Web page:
Making sure your product doesn’t suck

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I saw Jason Falls at a conference last year (Thanks Duncan!) and he said something that probably seems obvious to a lot of you but is so often taken for granted:

Before you spend any effort in Social Media make sure you have a product that doesn’t suck.

Jason’s concept seems simple right? Don’t create a social media strategy if your product isn’t very good. I’ll take it a step further here. If your product sucks, doing anything other then fixing it makes little sense. Period.

Timetrax on Flickr

My real world example for you.

About 8 months ago a new restaurant opened up down the street from my house. Since opening they’ve struggled badly. In all the times my wife and I have gone we’ve never had good service. Our food has been cooked incorrectly, the wait times have been abhorrent, and we’ve often been ignored by servers.

Despite all that we’ve gone through though, my wife and I really do want them to succeed. Recently we saw some advertisement which claimed that they had made some positive changes and so last night we figured we’d give them another shot.

Changing the brakes when the engine doesn’t run is a waste of time.

What we experienced was no different than usual. The “changes” they made were switching some tables from high tops to booths, redoing their menu (layout changes but the actual food being offered had barely changed), prominently displaying their T-shirts for sale, and constant reminders about their brand new Facebook page. It made me think about Jason Falls’ comment again. You can put out brand new advertising, coupons, Facebook pages, and magazine PR but if what’s on the other end of those ads STILL sucks you’re just wasting your time and money.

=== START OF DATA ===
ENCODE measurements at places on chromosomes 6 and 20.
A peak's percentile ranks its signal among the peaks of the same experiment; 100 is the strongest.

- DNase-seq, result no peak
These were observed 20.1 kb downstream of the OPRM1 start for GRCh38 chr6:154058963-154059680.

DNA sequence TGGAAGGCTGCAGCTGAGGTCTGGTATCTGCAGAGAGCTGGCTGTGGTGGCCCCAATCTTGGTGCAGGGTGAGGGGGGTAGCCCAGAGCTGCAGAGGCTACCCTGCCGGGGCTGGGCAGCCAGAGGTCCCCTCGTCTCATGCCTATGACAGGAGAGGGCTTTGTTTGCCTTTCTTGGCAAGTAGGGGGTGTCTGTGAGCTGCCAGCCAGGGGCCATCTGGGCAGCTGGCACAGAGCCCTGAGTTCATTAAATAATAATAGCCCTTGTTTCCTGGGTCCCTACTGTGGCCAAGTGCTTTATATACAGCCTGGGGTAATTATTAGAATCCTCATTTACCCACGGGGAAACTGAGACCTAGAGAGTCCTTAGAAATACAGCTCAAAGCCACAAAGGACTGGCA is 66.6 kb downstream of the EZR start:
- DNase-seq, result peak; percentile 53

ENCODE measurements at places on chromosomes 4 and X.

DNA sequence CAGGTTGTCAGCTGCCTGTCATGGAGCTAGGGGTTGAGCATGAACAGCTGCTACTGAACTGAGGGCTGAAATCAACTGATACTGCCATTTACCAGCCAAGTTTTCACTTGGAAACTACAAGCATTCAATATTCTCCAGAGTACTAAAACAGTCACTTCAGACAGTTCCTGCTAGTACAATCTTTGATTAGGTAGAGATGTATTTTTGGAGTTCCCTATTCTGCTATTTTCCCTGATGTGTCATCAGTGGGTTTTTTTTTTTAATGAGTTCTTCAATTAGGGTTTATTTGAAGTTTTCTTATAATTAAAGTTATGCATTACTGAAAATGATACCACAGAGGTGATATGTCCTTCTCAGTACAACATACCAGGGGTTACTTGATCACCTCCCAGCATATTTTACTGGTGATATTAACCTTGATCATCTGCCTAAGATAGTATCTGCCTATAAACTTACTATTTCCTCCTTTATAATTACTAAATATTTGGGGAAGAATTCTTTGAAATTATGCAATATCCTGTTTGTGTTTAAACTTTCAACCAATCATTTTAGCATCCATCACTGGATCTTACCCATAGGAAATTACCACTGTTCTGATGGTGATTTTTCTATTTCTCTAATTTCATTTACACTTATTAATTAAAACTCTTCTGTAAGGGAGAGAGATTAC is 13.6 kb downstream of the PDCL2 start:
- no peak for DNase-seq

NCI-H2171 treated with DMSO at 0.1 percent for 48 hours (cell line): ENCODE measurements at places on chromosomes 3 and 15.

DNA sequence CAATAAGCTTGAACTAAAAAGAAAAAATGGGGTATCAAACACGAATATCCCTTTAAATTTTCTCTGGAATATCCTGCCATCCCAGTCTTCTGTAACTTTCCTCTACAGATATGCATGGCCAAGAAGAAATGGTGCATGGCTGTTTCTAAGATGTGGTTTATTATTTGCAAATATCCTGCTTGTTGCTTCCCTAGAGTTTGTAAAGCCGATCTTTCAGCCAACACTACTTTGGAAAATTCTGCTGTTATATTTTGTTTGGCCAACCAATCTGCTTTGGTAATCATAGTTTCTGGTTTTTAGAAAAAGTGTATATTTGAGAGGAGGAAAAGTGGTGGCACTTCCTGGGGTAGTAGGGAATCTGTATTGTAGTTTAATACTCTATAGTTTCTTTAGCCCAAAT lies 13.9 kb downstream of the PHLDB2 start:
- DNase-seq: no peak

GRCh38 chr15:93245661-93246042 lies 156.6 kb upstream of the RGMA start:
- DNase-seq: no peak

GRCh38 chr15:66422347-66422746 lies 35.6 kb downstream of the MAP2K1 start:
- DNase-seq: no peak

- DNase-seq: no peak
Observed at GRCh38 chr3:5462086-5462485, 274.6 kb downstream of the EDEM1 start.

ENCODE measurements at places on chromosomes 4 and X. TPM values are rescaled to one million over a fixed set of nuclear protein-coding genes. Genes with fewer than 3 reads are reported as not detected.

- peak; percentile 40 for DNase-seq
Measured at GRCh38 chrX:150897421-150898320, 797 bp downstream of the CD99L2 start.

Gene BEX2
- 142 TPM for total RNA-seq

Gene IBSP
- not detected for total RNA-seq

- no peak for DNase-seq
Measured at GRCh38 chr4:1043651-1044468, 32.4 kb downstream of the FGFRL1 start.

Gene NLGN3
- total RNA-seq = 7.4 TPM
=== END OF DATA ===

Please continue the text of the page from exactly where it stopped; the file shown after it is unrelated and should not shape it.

So what should you do?

You need to make some hard decisions. If people aren’t buying what you’re selling or they aren’t coming back you first need to make sure that WHAT you’re selling isn’t terrible. This is really hard for people to come to terms with. No one sets out to fail. They don’t open up a store and talk about how terrible it will be. You get emotionally invested and fail to see what is probably very obvious to others. Here are some quick tips to find out if your product isn’t working or how to stay ahead of the game if it is.

1) Find out what your customers’ problems are.

The one thing this restaurant isn’t doing is asking. Are you asking your customers why or how? In any business, it’s vital that you open up a dialogue with your customers “How can we do better?” So stop paying attention to the fluff. T-shirts? Moving tables? You shouldn’t care about that garbage if people are complaining about your product. Ask, look, listen. You might not like what you’re hearing but without that customer feedback, it’s impossible to learn what people expect. Start listening.

2) Did you test?

Slow roll outs are vital to making sure your customer is getting what they expect. This restaurant should have slowly rolled out its full menu, incorporating what works and eliminating what doesn’t. What testing can you do to ensure that what you’re creating is what people want?

3) Ask your employees.

Your day to day employees are the people answering the phone, and dealing with the customers one on one. Ask them what they think. Plus this is a good time to gauge how happy and satisfied they are. Do they care about your brand or product? Maybe what you need are different employees. Take their temperature and find out.

HighLimit Studios on Flickr

I suspect that this restaurant won’t make it to their 1 year anniversary. It would be a shame because their beer is tasty and the wings are pretty slammin’. Their overall product is terrible and so they will fail; all the advertising in the world isn’t going to help. Don’t fall under the same trap. Don’t be afraid to listen to what your customers and employees have to say and don’t make a product that sucks.

By the way I tried to go to the restaurant’s well publicized Facebook page. I needed to add them as a friend. Oh brother. I suppose showing someone how to add a business to Facebook is a lesson for another day.

Thanks to Flickr and HighLimit Studios for the picture.

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